Back to the story — Rabbit finally lets Pooh in, and Pooh asks for something to eat. Rabbit gives him bread and a whole pot of honey. Of course, Pooh eats it all. When he is ready to leave, he has gotten so fat that he can’t get out of Rabbit’s door. Christopher Robin comes by and says he will just have to stay there for a whole week until he is thin enough to get out. Then the friends come and pull him out the door.
If I ate that much, I, too, could have trouble fitting through a small door. I have a built-in measuring device for small spaces. If my whiskers fit through, the rest of me will also fit. If the whiskers won’t make it, neither would the rest of me.
In Chapter Three, Pooh visits Piglet, where he walks in circles in the front yard as Piglet shovels snow from his door. Then Piglet sees footprints and becomes afraid. He thinks they were made by a creature called a “woozie.” The two try to follow the footprints and in the process add their own. They never realize that they are following their own footsteps the whole time.
Finally, Piglet leaves because he is scared (he’s just like my timid sister) and Christopher Robin explains to Pooh that they were following their own tracks. They both have a good laugh.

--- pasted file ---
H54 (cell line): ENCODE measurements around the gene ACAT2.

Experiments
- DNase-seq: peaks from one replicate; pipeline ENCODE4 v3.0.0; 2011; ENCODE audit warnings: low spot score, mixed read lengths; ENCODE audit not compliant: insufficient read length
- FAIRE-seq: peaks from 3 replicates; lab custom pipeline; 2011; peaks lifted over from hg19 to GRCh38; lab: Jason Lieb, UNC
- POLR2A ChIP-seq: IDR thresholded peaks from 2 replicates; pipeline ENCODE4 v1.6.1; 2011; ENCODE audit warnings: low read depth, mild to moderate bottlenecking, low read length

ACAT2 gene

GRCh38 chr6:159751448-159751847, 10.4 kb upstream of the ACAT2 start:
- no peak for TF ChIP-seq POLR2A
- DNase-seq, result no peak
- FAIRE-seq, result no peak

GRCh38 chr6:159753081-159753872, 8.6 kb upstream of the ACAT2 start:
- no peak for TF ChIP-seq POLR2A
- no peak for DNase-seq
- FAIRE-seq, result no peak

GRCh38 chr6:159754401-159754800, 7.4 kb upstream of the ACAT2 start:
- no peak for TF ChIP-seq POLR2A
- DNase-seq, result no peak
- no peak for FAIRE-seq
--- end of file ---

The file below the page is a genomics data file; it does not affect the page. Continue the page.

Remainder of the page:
In Chapter Four, Eeyore the donkey is very depressed. His tail is missing. He tends to be the worrier among the animals, and seems to become stressed easily. However, losing one’s tail is no trifling matter. Why, if I lost my tail, I’d lose part of each sentence in my conversations with others, as my tail sometimes says it all.
Here is more proof that these animals are toys, and their adventures are made-up stories. After all, I would know immediately if I lost my tail. Also, I think it would hurt, and Eeyore never complains of pain. He just can’t find his tail.
They all go to see Owl, a creature they think of as wise. I think he comes off at times as being rather pompous. He also doesn’t tell the truth. He suggests posting a reward notice for the person returning the tail. Then Pooh sees the tail on Owl’s bell-pull, and returns it to Eeyore.
Not only did Owl lie, but he is the one who stole the tail in the first place. He probably suggested the reward so he could return the tail and collect. However, Owl is not punished for his thievery. Once the tail is returned, the issue is dropped.
These toys are better at forgiving each other than many of the two-leggeds I have seen. They somehow move through problems and turn them into non-issues. Well done!